The fans at Estadio Morelos in Morelia for Monday’s FIFA U-17 World Cup Mexico 2011 quarter-final will witness the latest instalment in one of world football’s most enduing rivalries, the all-European clash between Germany and England. Even if these are the nations’ youngest representative teams, there is always an edge to any meeting between two of the world’s great footballing nations.
Based on their commanding form at the tournament so far, with four straight wins, 15 goals scored and just one conceded, the Germans start the match as favourites. Steffen Freund’s team are clearly comfortable under pressure, as shown by a fully convincing 4-0 success against USA in the last round, but the last-eight clash is still a tough call, given the special rivalry between the nations, the undoubted prestige at stake, and the increased weight of expectation at this stage.
By contrast, England have ridden a roller-coaster at the tournament so far, winning their group in relative comfort with two wins and a draw, but only overcoming round of 16 foes Argentina in a dramatic penalty shoot-out.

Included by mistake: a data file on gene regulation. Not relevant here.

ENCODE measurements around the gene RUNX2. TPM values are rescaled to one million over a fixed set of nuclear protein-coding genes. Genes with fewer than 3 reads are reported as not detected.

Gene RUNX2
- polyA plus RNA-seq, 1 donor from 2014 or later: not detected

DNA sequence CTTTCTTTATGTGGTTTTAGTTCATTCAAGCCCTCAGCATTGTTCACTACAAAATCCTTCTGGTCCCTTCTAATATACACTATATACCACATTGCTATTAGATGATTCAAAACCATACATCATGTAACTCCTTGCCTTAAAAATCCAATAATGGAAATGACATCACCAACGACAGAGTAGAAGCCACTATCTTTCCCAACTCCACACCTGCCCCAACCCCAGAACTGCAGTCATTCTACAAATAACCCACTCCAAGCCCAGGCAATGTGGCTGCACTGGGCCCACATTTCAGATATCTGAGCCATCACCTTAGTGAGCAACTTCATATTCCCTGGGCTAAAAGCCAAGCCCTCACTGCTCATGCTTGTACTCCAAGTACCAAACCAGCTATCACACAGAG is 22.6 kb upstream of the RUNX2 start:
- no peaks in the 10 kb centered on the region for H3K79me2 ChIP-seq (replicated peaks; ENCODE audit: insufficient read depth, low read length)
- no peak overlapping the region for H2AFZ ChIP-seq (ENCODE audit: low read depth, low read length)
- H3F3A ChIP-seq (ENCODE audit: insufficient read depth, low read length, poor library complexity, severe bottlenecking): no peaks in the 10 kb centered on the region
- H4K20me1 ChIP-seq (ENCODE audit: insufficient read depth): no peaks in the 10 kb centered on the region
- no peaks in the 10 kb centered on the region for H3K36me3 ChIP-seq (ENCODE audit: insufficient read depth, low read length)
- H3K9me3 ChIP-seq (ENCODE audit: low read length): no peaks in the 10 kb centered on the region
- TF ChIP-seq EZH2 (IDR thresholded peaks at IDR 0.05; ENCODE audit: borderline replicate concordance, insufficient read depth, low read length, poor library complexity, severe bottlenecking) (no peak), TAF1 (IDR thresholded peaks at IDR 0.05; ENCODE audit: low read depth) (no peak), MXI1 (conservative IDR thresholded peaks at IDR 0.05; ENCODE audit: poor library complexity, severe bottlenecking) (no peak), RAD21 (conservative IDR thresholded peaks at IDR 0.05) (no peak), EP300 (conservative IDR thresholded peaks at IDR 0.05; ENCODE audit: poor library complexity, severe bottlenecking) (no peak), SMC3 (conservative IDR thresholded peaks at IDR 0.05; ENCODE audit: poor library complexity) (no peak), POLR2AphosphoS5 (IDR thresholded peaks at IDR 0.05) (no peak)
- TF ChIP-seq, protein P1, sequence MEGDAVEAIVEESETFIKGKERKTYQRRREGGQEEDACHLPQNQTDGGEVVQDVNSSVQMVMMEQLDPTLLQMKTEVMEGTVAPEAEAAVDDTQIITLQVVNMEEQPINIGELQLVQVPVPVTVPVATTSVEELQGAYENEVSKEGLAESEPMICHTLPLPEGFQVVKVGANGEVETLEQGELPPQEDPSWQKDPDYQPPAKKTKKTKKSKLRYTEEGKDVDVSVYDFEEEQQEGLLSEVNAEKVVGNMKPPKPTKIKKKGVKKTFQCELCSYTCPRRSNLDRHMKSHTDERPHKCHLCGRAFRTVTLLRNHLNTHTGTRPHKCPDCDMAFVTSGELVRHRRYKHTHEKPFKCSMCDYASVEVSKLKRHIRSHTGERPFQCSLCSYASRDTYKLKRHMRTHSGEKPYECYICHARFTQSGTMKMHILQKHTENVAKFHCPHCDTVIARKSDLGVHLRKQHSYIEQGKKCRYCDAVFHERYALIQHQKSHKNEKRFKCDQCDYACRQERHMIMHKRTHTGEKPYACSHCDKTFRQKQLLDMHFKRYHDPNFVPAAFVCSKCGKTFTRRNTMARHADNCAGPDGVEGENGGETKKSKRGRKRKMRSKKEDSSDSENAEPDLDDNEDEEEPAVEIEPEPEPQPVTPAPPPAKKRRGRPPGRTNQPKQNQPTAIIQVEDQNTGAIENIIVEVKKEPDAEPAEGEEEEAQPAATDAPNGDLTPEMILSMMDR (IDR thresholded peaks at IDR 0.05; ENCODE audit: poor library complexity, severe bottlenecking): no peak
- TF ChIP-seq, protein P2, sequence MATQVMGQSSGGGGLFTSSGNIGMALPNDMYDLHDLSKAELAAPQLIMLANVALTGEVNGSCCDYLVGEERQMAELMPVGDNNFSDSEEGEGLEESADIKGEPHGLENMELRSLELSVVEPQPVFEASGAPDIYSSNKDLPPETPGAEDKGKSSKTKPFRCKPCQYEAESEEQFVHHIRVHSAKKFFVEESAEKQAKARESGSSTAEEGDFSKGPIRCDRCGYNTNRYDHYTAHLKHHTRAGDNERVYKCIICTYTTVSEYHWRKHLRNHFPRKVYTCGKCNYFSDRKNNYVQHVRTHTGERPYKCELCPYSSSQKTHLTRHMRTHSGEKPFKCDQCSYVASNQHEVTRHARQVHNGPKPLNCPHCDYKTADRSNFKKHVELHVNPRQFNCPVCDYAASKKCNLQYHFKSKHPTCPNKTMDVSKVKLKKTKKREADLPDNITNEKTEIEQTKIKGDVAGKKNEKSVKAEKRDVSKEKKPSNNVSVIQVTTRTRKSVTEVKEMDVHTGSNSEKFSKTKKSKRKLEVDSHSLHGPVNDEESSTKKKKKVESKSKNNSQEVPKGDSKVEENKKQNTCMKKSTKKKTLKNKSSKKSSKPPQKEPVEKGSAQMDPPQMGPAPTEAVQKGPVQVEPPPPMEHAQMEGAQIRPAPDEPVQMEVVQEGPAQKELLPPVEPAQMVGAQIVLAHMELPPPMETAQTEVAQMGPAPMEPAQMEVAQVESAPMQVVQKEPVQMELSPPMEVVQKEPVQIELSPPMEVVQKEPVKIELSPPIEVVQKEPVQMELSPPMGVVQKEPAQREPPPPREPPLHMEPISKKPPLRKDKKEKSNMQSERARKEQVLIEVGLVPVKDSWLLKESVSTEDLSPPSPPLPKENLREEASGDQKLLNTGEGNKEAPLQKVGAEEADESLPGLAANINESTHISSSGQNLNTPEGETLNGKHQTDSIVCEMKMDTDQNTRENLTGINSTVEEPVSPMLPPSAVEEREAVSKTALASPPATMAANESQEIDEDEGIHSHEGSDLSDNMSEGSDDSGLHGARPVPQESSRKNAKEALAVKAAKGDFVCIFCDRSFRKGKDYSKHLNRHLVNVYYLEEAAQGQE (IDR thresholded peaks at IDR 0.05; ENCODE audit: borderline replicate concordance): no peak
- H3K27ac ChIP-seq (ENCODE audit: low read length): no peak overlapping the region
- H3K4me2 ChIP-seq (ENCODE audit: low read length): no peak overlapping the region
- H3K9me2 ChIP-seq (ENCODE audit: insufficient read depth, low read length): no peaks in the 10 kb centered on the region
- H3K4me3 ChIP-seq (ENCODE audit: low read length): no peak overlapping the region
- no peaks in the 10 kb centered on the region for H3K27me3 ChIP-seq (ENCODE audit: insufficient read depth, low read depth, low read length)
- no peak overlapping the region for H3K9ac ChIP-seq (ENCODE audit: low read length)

Germany and England previously met at the FIFA U-17 World Cup 2007 in Korea, also in the quarter-finals. The game was goalless at half-time, but the Germans turned up the heat in the second half and ran out 4-1 winners. Then as now, the junior Three Lions were managed by John Peacock.
3 – Germany have not conceded in their last three matches, a new record for the country’s juniors at the U-17 finals. Coach Freund’s youngsters have only let in one goal in total, in their opening 6-1 romp against Ecuador. They subsequently went on to beat Burkina Faso 4-0, Panama 2-0 and USA 4-0.
"We face England now. It's special, because it’s a meeting between two of the great footballing nations. I’m delighted on a personal level too, because I spent five years as a player in England. I know the England team very well. We played them at the Algarve Cup and won 3-1. I have a lot of information about them and know the manager very well," Germany coach Steffen Freund.
"We always seem to meet Germany in these kinds of competitions, and we lost to them in 2007, so I hope this time it can be different. England-Germany games are always very close and tight games. We will be ready as these games are always classics," England manager John Peacock.